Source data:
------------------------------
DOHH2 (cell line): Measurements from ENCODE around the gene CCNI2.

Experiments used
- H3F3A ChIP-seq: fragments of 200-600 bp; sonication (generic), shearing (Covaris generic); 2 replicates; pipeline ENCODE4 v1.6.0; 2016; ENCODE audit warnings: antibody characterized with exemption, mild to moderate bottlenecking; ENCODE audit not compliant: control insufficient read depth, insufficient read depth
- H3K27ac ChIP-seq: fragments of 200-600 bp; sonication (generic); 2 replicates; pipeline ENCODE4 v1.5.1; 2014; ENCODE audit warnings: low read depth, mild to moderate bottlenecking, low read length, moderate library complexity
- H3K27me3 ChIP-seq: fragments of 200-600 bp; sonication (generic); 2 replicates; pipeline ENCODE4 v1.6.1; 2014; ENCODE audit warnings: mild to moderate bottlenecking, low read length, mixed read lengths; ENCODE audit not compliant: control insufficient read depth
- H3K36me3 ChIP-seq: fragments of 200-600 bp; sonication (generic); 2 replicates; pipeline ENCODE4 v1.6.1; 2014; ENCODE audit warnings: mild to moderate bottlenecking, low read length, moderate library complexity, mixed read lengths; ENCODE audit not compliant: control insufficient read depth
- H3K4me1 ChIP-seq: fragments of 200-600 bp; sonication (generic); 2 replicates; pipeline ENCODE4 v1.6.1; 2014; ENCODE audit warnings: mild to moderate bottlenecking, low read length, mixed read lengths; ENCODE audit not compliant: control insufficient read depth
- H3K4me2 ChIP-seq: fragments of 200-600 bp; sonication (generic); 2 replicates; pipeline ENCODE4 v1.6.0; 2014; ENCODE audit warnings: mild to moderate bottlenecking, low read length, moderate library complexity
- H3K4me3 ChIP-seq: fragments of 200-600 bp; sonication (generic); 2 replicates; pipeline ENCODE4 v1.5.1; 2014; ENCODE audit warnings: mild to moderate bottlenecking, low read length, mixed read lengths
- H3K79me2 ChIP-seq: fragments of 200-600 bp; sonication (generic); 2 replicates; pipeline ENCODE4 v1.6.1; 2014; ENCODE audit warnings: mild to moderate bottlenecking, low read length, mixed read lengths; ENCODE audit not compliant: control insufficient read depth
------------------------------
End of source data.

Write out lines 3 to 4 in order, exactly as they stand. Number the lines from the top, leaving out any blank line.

- H3F3A ChIP-seq: fragments of 200-600 bp; sonication (generic), shearing (Covaris generic); 2 replicates; pipeline ENCODE4 v1.6.0; 2016; ENCODE audit warnings: antibody characterized with exemption, mild to moderate bottlenecking; ENCODE audit not compliant: control insufficient read depth, insufficient read depth
- H3K27ac ChIP-seq: fragments of 200-600 bp; sonication (generic); 2 replicates; pipeline ENCODE4 v1.5.1; 2014; ENCODE audit warnings: low read depth, mild to moderate bottlenecking, low read length, moderate library complexity